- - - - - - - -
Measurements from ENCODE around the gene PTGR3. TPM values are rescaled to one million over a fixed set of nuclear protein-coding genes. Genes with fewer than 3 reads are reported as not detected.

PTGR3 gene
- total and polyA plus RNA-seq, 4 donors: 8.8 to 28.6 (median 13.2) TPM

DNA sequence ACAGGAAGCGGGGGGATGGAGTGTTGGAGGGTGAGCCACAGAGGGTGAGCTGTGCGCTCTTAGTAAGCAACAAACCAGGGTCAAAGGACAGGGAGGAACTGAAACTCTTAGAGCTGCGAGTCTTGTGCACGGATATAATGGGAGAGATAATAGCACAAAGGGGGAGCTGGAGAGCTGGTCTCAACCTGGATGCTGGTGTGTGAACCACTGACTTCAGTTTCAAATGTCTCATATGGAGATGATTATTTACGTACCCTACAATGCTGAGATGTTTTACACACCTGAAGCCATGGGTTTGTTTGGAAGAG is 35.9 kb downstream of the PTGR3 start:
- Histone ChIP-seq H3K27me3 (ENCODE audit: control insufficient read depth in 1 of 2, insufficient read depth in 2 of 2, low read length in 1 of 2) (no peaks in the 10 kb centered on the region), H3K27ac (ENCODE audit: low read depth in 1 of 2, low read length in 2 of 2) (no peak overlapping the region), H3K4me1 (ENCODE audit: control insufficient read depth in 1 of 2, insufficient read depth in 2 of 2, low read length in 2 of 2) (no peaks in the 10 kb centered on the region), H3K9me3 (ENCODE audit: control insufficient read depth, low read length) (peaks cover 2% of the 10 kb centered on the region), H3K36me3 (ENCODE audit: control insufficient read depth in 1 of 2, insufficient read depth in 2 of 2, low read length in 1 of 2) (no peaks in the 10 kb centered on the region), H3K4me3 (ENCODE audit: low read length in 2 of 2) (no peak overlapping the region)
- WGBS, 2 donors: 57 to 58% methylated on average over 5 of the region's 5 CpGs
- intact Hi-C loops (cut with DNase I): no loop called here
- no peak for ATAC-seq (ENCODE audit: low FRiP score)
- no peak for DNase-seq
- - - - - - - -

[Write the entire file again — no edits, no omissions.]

Measurements from ENCODE around the gene PTGR3. TPM values are rescaled to one million over a fixed set of nuclear protein-coding genes. Genes with fewer than 3 reads are reported as not detected.

PTGR3 gene
- total and polyA plus RNA-seq, 4 donors: 8.8 to 28.6 (median 13.2) TPM

DNA sequence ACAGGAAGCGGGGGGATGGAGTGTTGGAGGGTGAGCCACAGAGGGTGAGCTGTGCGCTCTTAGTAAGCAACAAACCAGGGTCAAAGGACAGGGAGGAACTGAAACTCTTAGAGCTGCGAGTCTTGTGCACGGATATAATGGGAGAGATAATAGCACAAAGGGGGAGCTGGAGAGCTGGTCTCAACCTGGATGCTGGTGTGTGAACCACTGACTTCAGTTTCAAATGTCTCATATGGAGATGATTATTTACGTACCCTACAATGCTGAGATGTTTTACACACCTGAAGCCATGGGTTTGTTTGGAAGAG is 35.9 kb downstream of the PTGR3 start:
- Histone ChIP-seq H3K27me3 (ENCODE audit: control insufficient read depth in 1 of 2, insufficient read depth in 2 of 2, low read length in 1 of 2) (no peaks in the 10 kb centered on the region), H3K27ac (ENCODE audit: low read depth in 1 of 2, low read length in 2 of 2) (no peak overlapping the region), H3K4me1 (ENCODE audit: control insufficient read depth in 1 of 2, insufficient read depth in 2 of 2, low read length in 2 of 2) (no peaks in the 10 kb centered on the region), H3K9me3 (ENCODE audit: control insufficient read depth, low read length) (peaks cover 2% of the 10 kb centered on the region), H3K36me3 (ENCODE audit: control insufficient read depth in 1 of 2, insufficient read depth in 2 of 2, low read length in 1 of 2) (no peaks in the 10 kb centered on the region), H3K4me3 (ENCODE audit: low read length in 2 of 2) (no peak overlapping the region)
- WGBS, 2 donors: 57 to 58% methylated on average over 5 of the region's 5 CpGs
- intact Hi-C loops (cut with DNase I): no loop called here
- no peak for ATAC-seq (ENCODE audit: low FRiP score)
- no peak for DNase-seq